Cigna’s rejection of Anthem and its highlighting of antitrust risks, just to be clear, was not aimed at ending merger talks. Oddly enough, people involved in the negotiations suggested it was simply a tactic to press Anthem to pay more, in part to compensate Cigna shareholders for the possibility that a deal could be blocked.
Of course, regulators will most likely look hard at any large deals among insurers. But it would be ironic if the administration, after helping to get the law passed with the support of the insurance industry, then prevented insurers from merging.
So far, regulators have looked favorably at big hospital mergers, persuaded by the efficiencies argument.
“The fear that mergers curtail competition, leading to higher prices for medical care, reflects an old way of thinking that doesn’t account for the introduction of population-health management,” Dr. Kenneth L. Davis, the chief executive of Mount Sinai Health System, wrote persuasively in The Wall Street Journal. “This line of thought ignores the fact that health care delivery has become more efficient. Health care has changed, too: Medical advances mean that people recover from serious illness and injury faster and live longer, healthier lives.”
Nonetheless, regulators would have good reason to consider ways to try to maintain competition among the largest insurers.
In one of the few studies conducted on the impact of consolidation in the insurance industry on premiums, academics looked at the effect of the 2007 merger of the UnitedHealth Group and Sierra Health Services on consumers in Nevada.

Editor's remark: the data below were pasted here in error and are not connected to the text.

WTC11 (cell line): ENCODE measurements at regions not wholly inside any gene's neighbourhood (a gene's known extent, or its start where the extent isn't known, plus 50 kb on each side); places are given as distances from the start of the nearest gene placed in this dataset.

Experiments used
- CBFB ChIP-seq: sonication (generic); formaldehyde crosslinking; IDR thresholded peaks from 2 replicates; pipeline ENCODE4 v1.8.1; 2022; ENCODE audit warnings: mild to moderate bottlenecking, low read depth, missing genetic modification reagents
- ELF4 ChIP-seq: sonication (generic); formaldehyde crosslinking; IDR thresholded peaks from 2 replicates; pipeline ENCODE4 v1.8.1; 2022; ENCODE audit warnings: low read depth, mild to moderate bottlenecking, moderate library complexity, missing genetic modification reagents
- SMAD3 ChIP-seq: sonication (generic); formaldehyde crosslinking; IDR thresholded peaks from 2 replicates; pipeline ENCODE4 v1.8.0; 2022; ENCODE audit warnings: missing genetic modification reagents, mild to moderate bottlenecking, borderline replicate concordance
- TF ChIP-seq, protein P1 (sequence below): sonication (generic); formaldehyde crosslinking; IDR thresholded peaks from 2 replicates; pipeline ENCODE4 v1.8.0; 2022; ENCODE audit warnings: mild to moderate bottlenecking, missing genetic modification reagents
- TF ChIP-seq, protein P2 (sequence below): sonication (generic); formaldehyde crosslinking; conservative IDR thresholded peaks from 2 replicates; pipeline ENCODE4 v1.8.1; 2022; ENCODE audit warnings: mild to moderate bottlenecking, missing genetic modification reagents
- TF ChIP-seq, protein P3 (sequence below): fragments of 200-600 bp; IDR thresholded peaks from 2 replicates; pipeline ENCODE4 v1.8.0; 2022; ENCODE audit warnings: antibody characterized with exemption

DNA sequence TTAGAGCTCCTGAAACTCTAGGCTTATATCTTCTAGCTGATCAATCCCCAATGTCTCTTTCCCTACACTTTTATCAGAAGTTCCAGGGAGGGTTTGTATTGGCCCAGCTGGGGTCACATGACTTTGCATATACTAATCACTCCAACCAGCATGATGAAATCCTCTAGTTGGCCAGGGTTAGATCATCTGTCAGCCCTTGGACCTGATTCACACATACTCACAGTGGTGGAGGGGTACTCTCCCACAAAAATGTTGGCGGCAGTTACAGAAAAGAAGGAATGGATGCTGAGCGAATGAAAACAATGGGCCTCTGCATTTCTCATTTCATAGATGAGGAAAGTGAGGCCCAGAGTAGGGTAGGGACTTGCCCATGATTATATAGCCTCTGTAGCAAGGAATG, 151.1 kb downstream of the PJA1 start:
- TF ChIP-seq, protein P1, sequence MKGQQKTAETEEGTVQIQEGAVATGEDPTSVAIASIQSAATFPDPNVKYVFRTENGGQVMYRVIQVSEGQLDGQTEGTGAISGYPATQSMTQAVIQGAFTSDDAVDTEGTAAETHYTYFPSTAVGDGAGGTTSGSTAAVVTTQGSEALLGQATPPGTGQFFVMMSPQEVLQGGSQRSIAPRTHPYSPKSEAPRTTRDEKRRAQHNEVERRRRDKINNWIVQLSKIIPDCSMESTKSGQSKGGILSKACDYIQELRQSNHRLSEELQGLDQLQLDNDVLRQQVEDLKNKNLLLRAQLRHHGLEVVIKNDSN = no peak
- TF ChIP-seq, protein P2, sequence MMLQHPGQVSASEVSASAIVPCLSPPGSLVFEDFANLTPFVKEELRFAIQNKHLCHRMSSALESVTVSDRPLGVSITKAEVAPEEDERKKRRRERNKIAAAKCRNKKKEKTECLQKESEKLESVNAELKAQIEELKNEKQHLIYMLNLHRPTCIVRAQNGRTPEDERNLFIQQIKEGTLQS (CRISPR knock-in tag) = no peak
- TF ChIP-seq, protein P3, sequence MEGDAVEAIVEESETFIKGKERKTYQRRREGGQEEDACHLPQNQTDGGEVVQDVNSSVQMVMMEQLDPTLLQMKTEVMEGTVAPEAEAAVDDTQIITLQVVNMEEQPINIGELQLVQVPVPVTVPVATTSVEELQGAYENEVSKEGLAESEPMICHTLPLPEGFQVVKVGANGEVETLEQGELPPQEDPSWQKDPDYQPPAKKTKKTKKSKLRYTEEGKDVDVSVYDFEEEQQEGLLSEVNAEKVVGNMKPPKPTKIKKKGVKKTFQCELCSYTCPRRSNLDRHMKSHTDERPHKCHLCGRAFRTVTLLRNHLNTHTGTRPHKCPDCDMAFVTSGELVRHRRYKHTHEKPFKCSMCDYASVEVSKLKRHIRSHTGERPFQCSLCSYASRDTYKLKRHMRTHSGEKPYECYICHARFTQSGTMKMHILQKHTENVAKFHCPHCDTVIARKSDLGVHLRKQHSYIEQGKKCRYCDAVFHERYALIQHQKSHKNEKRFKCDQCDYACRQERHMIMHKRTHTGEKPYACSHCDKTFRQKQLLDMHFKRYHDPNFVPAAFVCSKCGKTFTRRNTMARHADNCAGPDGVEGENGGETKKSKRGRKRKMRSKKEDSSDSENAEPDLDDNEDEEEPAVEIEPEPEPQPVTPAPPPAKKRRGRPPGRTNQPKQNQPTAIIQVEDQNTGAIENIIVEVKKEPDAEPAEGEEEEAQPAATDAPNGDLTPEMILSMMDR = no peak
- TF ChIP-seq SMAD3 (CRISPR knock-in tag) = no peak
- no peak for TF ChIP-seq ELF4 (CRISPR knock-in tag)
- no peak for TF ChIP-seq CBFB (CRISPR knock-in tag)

The results were striking. “If there were any benefits to consumers realized from the merger, we could not observe them, and we can infer that they did not come in the form of lower premiums,” the authors wrote in the journal Health Management, Policy and Innovation. “On the contrary, the evidence suggests that large health insurer mergers are anticompetitive and cause injury to consumers through an increase in the price of health insurance services.”
The authors said that they found “premiums in Nevada markets increased by 13.7 percent after the merger relative to the control group.”
They added, “Our findings suggest that the merging parties exploited the market power gained from the merger.”
Based on the high-flying stock prices of the big health insurers right now, investors must be convinced that bigger profits are in the offing. The chief executives are also expecting big paydays.
Virtually every one of them has planned large golden parachutes in anticipation that their companies could be taken over. According to data compiled by Bloomberg, Mr. Bertolini of Aetna stands to make $131.3 million in a takeover if he were pushed out; David Cordani of Cigna would make $58.7 million; and Bruce D. Broussard of Humana would receive $26.1 million.
Mr. Bertolini was probably right about winners and losers. The big health insurers could win. Their shareholders could win. Their executives could win. On the other side, however, may very well be the consumers.